There’s a molecule out there that can hit a stainless steel plate at 15,000 mph and just bounce back. It’s the state molecule of Texas, if that says anything. And you probably already know what it looks like. If you said the molecule is a buckyball, you’re correct. Buckyballs, specifically C60, look almost exactly like a regulation soccer ball, in order to produce extremely stable sp2 bonds throughout all 60 of the
carbons. Buckminsterfullerene, the more technical name for buckyball, was based on the domes of world famous architect Buckminster Fuller. The purported structure of C60 upon its discovery looked remarkably like many of his domes (well, more like B80but that’s another story).
Buckminsterfullerene has a density of 1.65 g/cm3. In its solid form it takes on the appearance of rather dark, needle-shaped crystals. It won’t stay that way for long, for it sublimes at around 800 K. Being that it’s made up of all carbons, it’s a nonpolar substance; it won’t dissolve in water, and it’ll barely dissolve in other nonpolar substances like benzene. When stimulated with life, it prefers to act as an electron acceptor, in the same manner as an electron-deprived alkene. Unless it’s in solution, it doesn’t prefer to be reduced, with each individual reduction from C60 to C606- being negative and approaching the penultimate -2.549 V at the final reduction at 213 K. It does prefer being oxidized, however, at very low temperatures, though past C60+ the products tend to be rather unstable. And here’s a kicker–buckyballs are the largest known molecule to exhibit wave-particle duality (at least in a diffraction grating). It’s a wonder we’ve even discovered a molecule with these properties; in fact, mostly everything about this molecule is still a wonder.
One of the Best Accidents?
C60 became nothing short of a chemist’s dream come true upon its discovery in 1985. Yet, it was discovered purely by accident by H.W. Kroto, J. R. Heath, S. C. O’Brien, R. F. Curl & R. E. Smalley at RICE University in Houston, Texas. The understanding of how long chains of carbon were formed in interstellar space was sought. Lasers shot at a rotating disk of graphite in concentrated helium, and… well, the researchers ended up being inevitably shocked. Sure, they found molecules containing 40 or more carbons, but most prominent was the presence of 60 carbons (followed by 70). Conventional structures did not seem to work in having a molecule of 60 carbons be stable, so they sought alternatives. One structure they noted is as follows: “the C60 molecule which results when a carbon atom is placed at each vertex of this structure has all valences satisfied by two single bonds and one double bond, has many resonance structures, and appears to be aromatic.” Even by this alone was the structure hinted at. They hypothesized that “fragments are torn from the surface as pieces of the planar graphite fused six-membered ring structure. … When these hot ring clusters are left in contact with high-density helium, the clusters equilibrate by two- and three-body collisions towards the most stable species, which appears to be a unique cluster containing 60 atoms.” They even specified the diameter of the molecule, 7 angstroms, which was enough to stick an atom inside. The rest of the chemistry world found this discovery to be nothing short of awesome, and Kroto, Curl, and Smalley were awarded the 1996 Nobel Prize in Chemistry for this.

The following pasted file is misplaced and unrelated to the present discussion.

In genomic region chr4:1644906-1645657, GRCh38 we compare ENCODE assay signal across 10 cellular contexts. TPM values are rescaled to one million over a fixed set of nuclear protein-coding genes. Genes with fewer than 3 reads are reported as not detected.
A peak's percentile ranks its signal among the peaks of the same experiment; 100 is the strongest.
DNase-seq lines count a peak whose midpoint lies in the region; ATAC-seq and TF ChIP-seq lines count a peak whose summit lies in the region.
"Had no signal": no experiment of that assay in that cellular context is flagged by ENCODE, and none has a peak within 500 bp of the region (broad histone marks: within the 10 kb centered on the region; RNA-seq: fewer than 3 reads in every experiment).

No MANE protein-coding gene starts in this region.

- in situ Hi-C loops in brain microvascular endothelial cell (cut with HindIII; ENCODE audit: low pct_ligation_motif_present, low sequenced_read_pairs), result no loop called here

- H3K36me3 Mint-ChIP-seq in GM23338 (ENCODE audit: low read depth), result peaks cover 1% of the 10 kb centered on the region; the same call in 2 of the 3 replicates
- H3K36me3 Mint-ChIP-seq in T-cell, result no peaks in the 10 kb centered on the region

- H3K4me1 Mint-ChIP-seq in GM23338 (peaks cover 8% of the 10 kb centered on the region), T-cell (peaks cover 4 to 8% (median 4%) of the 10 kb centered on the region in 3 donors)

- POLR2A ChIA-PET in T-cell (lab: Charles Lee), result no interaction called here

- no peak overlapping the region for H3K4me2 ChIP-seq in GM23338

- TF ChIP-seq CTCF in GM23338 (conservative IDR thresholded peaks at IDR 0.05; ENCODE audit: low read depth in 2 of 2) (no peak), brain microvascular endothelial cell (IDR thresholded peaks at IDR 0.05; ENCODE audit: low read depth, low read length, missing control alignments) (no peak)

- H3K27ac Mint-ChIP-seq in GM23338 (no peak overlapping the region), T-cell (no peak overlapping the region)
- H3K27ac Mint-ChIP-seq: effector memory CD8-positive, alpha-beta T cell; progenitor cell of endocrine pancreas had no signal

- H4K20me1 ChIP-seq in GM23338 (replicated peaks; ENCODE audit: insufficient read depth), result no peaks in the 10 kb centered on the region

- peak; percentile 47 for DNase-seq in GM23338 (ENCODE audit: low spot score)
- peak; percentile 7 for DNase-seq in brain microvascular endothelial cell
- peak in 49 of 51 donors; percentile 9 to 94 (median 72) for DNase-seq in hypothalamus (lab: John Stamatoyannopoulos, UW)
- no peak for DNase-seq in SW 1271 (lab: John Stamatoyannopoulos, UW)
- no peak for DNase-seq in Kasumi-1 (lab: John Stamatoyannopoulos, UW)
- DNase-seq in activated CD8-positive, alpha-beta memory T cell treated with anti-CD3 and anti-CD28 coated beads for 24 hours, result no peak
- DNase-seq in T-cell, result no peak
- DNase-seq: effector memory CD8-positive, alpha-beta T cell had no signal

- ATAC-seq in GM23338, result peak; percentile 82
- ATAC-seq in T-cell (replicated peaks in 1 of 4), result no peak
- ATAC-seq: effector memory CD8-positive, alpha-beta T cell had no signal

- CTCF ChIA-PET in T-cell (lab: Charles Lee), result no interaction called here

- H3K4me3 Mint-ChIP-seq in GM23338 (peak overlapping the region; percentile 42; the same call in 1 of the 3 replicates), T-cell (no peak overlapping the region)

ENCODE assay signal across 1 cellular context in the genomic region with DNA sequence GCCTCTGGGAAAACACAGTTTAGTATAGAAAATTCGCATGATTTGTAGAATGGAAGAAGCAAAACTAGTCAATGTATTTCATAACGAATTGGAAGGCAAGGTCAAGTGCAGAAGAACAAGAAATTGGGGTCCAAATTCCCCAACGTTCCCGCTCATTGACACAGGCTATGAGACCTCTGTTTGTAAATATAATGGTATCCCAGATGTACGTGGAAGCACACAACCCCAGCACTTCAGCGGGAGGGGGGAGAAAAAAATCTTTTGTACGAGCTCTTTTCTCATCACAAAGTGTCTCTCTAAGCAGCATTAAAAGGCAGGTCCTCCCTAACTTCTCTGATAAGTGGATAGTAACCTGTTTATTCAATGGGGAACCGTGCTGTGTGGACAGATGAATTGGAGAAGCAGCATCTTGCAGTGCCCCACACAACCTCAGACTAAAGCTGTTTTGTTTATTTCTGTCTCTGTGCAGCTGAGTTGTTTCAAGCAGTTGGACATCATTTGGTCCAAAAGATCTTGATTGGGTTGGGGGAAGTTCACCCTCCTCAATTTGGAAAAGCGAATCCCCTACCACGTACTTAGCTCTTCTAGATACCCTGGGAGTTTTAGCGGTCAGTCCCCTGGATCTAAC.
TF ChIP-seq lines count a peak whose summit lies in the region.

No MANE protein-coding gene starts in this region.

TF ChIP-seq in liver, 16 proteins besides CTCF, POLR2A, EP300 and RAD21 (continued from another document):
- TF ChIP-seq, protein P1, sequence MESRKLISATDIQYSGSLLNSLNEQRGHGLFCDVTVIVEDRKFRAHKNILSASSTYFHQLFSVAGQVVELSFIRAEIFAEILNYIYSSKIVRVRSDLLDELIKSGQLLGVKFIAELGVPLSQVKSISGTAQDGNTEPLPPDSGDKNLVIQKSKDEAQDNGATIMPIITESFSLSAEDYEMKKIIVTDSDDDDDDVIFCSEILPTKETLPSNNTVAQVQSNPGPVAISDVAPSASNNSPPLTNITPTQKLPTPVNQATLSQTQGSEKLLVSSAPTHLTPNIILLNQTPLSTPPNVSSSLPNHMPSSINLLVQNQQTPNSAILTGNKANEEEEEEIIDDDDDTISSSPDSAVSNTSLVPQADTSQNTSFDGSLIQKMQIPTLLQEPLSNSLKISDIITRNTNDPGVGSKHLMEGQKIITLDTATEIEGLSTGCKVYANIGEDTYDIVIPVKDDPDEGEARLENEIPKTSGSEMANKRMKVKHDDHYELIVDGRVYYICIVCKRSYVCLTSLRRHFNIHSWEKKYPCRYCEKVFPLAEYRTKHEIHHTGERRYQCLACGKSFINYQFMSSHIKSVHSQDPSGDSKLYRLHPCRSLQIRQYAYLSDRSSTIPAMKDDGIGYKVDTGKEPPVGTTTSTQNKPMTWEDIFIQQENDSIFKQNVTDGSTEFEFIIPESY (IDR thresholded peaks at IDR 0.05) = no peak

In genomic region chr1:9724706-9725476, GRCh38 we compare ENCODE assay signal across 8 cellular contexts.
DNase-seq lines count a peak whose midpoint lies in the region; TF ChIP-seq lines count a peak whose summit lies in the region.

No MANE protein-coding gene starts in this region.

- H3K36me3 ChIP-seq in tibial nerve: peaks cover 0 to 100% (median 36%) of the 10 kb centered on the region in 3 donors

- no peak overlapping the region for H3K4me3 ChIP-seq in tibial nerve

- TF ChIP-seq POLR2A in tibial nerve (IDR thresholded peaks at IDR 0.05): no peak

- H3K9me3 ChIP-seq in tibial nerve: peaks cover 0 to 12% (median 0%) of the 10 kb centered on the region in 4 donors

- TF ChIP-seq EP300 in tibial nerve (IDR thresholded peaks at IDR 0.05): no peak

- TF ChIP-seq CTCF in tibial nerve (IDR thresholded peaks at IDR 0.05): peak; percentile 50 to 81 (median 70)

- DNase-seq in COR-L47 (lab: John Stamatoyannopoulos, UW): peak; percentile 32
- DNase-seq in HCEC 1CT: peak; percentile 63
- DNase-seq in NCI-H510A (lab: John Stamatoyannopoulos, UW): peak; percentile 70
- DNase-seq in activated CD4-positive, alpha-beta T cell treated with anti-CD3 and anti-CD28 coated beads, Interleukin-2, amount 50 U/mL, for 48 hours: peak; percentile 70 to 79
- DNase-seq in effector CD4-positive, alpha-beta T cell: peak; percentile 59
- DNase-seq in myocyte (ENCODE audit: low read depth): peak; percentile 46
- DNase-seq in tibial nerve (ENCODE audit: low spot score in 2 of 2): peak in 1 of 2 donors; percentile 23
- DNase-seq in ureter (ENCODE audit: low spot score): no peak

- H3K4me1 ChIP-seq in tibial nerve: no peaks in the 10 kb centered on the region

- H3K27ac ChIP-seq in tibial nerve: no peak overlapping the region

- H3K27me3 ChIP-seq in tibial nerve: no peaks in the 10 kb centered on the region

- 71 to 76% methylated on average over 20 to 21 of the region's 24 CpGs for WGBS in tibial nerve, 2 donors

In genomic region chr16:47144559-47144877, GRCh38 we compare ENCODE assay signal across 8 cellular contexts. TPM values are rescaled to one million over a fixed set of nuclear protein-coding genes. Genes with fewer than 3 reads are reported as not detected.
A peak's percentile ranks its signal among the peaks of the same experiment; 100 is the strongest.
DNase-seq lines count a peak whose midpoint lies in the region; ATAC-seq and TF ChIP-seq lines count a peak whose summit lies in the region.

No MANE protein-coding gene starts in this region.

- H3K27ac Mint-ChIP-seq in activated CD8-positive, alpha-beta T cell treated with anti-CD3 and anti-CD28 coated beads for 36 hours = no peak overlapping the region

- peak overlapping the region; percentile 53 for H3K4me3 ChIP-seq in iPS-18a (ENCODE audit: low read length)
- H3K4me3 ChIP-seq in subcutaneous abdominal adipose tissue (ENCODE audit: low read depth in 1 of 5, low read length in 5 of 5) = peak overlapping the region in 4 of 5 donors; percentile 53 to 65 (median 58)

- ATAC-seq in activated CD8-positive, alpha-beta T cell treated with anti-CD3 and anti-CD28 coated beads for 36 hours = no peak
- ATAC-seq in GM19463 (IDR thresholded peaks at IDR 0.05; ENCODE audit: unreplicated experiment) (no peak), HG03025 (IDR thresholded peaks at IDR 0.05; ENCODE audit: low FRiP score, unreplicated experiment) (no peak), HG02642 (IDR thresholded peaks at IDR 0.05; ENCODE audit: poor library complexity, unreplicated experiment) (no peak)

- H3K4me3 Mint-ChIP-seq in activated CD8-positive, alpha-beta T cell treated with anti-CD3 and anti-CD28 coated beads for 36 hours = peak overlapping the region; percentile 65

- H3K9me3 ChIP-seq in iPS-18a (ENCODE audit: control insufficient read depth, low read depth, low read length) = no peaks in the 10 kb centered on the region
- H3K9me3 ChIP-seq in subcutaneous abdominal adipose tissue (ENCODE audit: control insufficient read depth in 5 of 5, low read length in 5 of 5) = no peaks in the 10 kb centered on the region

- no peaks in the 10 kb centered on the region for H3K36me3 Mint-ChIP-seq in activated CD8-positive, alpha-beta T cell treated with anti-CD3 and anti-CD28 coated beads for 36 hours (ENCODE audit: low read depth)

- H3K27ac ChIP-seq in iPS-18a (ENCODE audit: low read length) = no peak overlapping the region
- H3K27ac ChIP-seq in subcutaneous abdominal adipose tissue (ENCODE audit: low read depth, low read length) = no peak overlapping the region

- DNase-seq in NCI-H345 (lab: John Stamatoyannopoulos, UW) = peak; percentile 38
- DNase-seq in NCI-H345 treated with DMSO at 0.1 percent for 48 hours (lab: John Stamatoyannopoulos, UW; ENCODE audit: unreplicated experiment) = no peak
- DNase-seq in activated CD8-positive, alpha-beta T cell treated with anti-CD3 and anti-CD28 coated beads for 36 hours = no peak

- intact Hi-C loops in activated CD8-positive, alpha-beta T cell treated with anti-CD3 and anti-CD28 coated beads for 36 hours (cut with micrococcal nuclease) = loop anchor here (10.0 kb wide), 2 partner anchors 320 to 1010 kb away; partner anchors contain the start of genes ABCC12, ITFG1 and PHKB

The only issue in the discovery was that the initial method of production failed to produce substantial quantities of buckyballs. 5 years later, a technique using the evaporation of graphite electrodes in a light atmosphere of helium emerged, allowing for the mass production of buckyballs. Or, as discovered later on, one could just sublime the buckyballs out of graphite.
Possibly the Only Ball Safe for Human Consumption